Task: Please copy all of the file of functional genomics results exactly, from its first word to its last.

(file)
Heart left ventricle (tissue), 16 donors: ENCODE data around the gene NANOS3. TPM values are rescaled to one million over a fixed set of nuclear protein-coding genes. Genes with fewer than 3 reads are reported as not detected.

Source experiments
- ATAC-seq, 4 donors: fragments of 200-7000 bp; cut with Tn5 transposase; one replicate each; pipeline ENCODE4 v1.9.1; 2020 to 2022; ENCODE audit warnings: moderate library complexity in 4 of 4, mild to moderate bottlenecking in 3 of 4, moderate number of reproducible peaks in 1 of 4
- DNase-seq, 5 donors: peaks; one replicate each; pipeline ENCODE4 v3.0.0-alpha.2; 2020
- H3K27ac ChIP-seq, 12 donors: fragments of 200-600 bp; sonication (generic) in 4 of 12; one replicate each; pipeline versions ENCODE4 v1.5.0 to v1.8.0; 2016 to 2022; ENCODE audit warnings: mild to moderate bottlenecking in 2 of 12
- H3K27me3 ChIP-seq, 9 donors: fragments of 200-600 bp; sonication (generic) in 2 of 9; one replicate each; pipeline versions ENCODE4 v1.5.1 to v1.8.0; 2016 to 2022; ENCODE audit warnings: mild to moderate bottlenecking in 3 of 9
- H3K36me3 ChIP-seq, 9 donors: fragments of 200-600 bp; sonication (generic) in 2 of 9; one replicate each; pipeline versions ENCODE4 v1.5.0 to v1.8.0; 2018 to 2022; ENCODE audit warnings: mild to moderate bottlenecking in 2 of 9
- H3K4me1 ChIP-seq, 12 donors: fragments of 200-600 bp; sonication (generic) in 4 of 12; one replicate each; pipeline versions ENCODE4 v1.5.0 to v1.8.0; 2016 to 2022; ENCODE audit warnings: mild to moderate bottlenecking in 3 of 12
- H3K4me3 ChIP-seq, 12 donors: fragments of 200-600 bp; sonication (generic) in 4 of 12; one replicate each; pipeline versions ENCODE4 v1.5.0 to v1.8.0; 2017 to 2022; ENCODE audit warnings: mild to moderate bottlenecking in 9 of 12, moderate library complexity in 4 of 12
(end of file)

Heart left ventricle (tissue), 16 donors: ENCODE data around the gene NANOS3. TPM values are rescaled to one million over a fixed set of nuclear protein-coding genes. Genes with fewer than 3 reads are reported as not detected.

Source experiments
- ATAC-seq, 4 donors: fragments of 200-7000 bp; cut with Tn5 transposase; one replicate each; pipeline ENCODE4 v1.9.1; 2020 to 2022; ENCODE audit warnings: moderate library complexity in 4 of 4, mild to moderate bottlenecking in 3 of 4, moderate number of reproducible peaks in 1 of 4
- DNase-seq, 5 donors: peaks; one replicate each; pipeline ENCODE4 v3.0.0-alpha.2; 2020
- H3K27ac ChIP-seq, 12 donors: fragments of 200-600 bp; sonication (generic) in 4 of 12; one replicate each; pipeline versions ENCODE4 v1.5.0 to v1.8.0; 2016 to 2022; ENCODE audit warnings: mild to moderate bottlenecking in 2 of 12
- H3K27me3 ChIP-seq, 9 donors: fragments of 200-600 bp; sonication (generic) in 2 of 9; one replicate each; pipeline versions ENCODE4 v1.5.1 to v1.8.0; 2016 to 2022; ENCODE audit warnings: mild to moderate bottlenecking in 3 of 9
- H3K36me3 ChIP-seq, 9 donors: fragments of 200-600 bp; sonication (generic) in 2 of 9; one replicate each; pipeline versions ENCODE4 v1.5.0 to v1.8.0; 2018 to 2022; ENCODE audit warnings: mild to moderate bottlenecking in 2 of 9
- H3K4me1 ChIP-seq, 12 donors: fragments of 200-600 bp; sonication (generic) in 4 of 12; one replicate each; pipeline versions ENCODE4 v1.5.0 to v1.8.0; 2016 to 2022; ENCODE audit warnings: mild to moderate bottlenecking in 3 of 12
- H3K4me3 ChIP-seq, 12 donors: fragments of 200-600 bp; sonication (generic) in 4 of 12; one replicate each; pipeline versions ENCODE4 v1.5.0 to v1.8.0; 2017 to 2022; ENCODE audit warnings: mild to moderate bottlenecking in 9 of 12, moderate library complexity in 4 of 12